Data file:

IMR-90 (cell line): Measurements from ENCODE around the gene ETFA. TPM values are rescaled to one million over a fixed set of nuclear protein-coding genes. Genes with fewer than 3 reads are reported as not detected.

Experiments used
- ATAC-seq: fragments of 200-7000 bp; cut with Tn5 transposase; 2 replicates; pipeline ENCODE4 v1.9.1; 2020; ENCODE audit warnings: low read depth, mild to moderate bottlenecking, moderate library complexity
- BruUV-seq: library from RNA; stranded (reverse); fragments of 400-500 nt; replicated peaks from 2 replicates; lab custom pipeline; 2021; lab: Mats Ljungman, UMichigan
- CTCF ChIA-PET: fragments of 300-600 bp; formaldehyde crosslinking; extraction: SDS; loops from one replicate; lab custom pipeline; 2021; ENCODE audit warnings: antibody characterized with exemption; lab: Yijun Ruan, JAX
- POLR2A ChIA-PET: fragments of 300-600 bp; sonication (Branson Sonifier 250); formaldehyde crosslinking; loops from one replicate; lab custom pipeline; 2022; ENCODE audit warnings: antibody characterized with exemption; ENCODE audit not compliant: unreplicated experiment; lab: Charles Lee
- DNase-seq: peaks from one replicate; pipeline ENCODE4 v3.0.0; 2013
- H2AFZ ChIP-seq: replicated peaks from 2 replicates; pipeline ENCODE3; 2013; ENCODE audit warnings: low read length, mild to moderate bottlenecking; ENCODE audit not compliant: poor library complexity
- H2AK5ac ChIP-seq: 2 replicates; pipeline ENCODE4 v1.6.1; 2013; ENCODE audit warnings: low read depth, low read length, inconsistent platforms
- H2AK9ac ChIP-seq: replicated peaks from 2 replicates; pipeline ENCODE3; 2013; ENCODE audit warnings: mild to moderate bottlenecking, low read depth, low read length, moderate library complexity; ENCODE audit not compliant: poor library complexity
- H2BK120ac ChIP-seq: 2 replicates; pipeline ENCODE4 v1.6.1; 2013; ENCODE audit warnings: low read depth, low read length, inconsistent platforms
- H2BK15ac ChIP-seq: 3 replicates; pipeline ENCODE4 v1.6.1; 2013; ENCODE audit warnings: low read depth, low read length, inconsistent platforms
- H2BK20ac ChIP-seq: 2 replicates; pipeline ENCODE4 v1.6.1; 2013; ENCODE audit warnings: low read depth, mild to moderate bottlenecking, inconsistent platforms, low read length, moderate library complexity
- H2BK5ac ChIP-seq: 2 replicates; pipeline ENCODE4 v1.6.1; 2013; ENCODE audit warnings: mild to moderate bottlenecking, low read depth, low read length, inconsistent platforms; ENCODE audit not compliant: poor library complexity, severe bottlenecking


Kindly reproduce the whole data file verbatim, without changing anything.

IMR-90 (cell line): Measurements from ENCODE around the gene ETFA. TPM values are rescaled to one million over a fixed set of nuclear protein-coding genes. Genes with fewer than 3 reads are reported as not detected.

Experiments used
- ATAC-seq: fragments of 200-7000 bp; cut with Tn5 transposase; 2 replicates; pipeline ENCODE4 v1.9.1; 2020; ENCODE audit warnings: low read depth, mild to moderate bottlenecking, moderate library complexity
- BruUV-seq: library from RNA; stranded (reverse); fragments of 400-500 nt; replicated peaks from 2 replicates; lab custom pipeline; 2021; lab: Mats Ljungman, UMichigan
- CTCF ChIA-PET: fragments of 300-600 bp; formaldehyde crosslinking; extraction: SDS; loops from one replicate; lab custom pipeline; 2021; ENCODE audit warnings: antibody characterized with exemption; lab: Yijun Ruan, JAX
- POLR2A ChIA-PET: fragments of 300-600 bp; sonication (Branson Sonifier 250); formaldehyde crosslinking; loops from one replicate; lab custom pipeline; 2022; ENCODE audit warnings: antibody characterized with exemption; ENCODE audit not compliant: unreplicated experiment; lab: Charles Lee
- DNase-seq: peaks from one replicate; pipeline ENCODE4 v3.0.0; 2013
- H2AFZ ChIP-seq: replicated peaks from 2 replicates; pipeline ENCODE3; 2013; ENCODE audit warnings: low read length, mild to moderate bottlenecking; ENCODE audit not compliant: poor library complexity
- H2AK5ac ChIP-seq: 2 replicates; pipeline ENCODE4 v1.6.1; 2013; ENCODE audit warnings: low read depth, low read length, inconsistent platforms
- H2AK9ac ChIP-seq: replicated peaks from 2 replicates; pipeline ENCODE3; 2013; ENCODE audit warnings: mild to moderate bottlenecking, low read depth, low read length, moderate library complexity; ENCODE audit not compliant: poor library complexity
- H2BK120ac ChIP-seq: 2 replicates; pipeline ENCODE4 v1.6.1; 2013; ENCODE audit warnings: low read depth, low read length, inconsistent platforms
- H2BK15ac ChIP-seq: 3 replicates; pipeline ENCODE4 v1.6.1; 2013; ENCODE audit warnings: low read depth, low read length, inconsistent platforms
- H2BK20ac ChIP-seq: 2 replicates; pipeline ENCODE4 v1.6.1; 2013; ENCODE audit warnings: low read depth, mild to moderate bottlenecking, inconsistent platforms, low read length, moderate library complexity
- H2BK5ac ChIP-seq: 2 replicates; pipeline ENCODE4 v1.6.1; 2013; ENCODE audit warnings: mild to moderate bottlenecking, low read depth, low read length, inconsistent platforms; ENCODE audit not compliant: poor library complexity, severe bottlenecking